The crate can be consumed as a libra... keep reading on reddit ➡
Some good resources for learning/reading and research on hoboing, both historically and more modern-day:
First, the online Hobo Bibliography developed by the Black Butte Center for Railroad Culture: https://www.bbcrc.org/biblio.html has many hundreds of listings of books, zines, magazine articles, films.
Second, the long running zine "Speaking of Trains" is a glossary of the slang and terms used by modern-day trainriders. It is also available from BBCRC or from Microcosm Publishing.
Microcosm has recently really expanded their railroad/hobo related materials. In addition to Speaking of Trains, you can order Bill Daniel's classic film Bozo Texino. They have several other newly issued zines available including reprints of some classic 1990s stuff like Scam and There's Something About a Train. Worth checking out. Just go on their site and search for Hobo and a lot of stuff will come up. I don't work for Microcosm I just thought it was good to see how much stuff they have available t... keep reading on reddit ➡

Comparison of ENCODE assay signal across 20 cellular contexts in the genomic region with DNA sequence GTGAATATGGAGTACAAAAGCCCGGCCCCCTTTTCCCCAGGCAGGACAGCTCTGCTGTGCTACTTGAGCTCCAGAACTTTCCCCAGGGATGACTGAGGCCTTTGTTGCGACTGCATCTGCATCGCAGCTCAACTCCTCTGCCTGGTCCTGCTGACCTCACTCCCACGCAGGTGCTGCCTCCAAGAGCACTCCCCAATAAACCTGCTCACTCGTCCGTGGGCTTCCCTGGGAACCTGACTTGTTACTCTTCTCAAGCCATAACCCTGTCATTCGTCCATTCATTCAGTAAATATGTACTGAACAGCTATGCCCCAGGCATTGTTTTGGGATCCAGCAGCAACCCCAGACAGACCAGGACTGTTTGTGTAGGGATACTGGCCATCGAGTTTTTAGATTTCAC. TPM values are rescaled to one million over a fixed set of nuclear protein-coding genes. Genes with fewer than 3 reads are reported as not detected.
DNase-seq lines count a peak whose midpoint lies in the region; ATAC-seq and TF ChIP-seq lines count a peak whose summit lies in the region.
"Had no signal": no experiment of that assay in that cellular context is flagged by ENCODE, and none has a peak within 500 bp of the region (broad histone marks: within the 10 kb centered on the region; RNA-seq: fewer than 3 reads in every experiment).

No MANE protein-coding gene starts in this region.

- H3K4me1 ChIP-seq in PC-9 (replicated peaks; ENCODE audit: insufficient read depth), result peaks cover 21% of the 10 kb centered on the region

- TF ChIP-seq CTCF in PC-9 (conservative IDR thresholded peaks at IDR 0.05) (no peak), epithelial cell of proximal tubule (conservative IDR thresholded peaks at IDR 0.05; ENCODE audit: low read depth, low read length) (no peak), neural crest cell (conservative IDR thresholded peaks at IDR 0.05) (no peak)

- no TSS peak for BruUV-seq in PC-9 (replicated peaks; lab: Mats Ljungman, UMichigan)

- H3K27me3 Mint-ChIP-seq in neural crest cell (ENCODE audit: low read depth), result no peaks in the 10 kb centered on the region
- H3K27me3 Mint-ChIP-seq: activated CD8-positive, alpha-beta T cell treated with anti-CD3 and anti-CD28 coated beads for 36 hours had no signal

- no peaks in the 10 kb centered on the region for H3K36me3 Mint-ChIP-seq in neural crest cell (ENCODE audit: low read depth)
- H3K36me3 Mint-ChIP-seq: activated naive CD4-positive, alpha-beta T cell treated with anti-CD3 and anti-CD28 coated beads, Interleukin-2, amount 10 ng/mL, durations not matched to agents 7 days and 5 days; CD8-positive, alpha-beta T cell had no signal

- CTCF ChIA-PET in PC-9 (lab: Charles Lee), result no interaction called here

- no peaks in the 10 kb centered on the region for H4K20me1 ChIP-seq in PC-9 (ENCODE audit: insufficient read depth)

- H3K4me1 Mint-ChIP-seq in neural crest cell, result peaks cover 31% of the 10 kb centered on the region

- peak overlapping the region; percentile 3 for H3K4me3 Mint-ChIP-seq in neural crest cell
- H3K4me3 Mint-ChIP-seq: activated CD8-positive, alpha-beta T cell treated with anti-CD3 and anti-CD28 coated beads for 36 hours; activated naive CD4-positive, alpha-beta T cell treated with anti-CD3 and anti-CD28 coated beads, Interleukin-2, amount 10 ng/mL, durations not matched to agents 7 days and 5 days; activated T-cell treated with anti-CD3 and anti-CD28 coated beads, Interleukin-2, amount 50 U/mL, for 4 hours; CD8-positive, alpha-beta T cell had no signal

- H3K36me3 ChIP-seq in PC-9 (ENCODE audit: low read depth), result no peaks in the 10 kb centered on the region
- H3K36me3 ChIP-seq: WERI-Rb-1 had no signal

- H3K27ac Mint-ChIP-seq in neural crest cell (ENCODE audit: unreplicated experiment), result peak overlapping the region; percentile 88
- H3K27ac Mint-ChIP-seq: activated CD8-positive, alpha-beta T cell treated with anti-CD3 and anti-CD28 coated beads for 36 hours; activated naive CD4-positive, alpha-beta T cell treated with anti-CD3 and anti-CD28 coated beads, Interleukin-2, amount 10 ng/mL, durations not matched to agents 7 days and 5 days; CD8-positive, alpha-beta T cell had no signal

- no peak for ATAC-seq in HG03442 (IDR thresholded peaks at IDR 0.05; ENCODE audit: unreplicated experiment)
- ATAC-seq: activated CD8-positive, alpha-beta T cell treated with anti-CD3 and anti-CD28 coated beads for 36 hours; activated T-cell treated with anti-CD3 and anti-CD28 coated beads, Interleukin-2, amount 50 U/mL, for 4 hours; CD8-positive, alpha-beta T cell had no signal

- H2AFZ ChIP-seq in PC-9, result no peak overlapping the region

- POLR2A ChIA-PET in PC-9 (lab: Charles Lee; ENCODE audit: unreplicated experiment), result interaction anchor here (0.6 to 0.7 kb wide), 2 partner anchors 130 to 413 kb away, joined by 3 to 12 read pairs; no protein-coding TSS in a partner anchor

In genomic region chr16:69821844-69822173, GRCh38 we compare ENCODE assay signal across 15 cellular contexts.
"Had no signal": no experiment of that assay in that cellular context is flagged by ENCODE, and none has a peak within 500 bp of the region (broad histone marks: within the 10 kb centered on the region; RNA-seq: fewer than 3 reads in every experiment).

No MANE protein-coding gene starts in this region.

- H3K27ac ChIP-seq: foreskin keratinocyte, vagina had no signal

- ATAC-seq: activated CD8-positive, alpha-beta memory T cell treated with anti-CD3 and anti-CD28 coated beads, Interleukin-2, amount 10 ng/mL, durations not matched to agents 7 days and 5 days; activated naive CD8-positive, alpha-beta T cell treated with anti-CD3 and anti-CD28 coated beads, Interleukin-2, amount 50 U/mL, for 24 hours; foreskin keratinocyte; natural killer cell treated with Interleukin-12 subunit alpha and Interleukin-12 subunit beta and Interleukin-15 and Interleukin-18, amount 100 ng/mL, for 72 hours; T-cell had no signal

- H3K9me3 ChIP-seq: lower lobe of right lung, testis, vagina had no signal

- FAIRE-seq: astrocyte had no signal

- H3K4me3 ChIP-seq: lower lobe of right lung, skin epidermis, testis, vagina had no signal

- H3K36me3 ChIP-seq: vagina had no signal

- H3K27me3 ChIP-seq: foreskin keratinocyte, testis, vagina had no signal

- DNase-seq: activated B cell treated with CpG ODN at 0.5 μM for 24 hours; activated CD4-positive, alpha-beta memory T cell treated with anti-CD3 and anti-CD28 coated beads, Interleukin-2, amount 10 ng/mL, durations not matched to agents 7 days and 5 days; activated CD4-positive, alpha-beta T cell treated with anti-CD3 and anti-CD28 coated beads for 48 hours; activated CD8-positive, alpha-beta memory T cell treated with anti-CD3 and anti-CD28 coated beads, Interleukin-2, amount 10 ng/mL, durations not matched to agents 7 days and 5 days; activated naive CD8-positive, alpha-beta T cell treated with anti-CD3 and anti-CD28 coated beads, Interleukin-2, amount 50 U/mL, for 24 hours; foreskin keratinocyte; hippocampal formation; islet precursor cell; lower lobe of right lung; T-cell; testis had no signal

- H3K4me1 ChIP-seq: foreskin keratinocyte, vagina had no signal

I could have sworn that sources were meant to be in order of when they are used in the paper. They were meant to be alphabetical. Incorrect citations are considered to be plagiarism, resulting in a failing grade on a project that is a huge part of the final grade.
This was supposed to be a GPA-boosting humanities class to balance my stem major but instead I tanked my once great GPA and might get a letter to the dean of students (depending on the prof’s interpretation of the syllabus).
Hi there everyone!
So I am trying to understand Sven´s complete bibliography and see what I am missing. I tried looking for a previous post, but wasn´t able to find anything. This is what I put together, if someone can comment and/or correct that would be much appreciated!
hey guys, the title pretty much sums it all...just wanted to confirm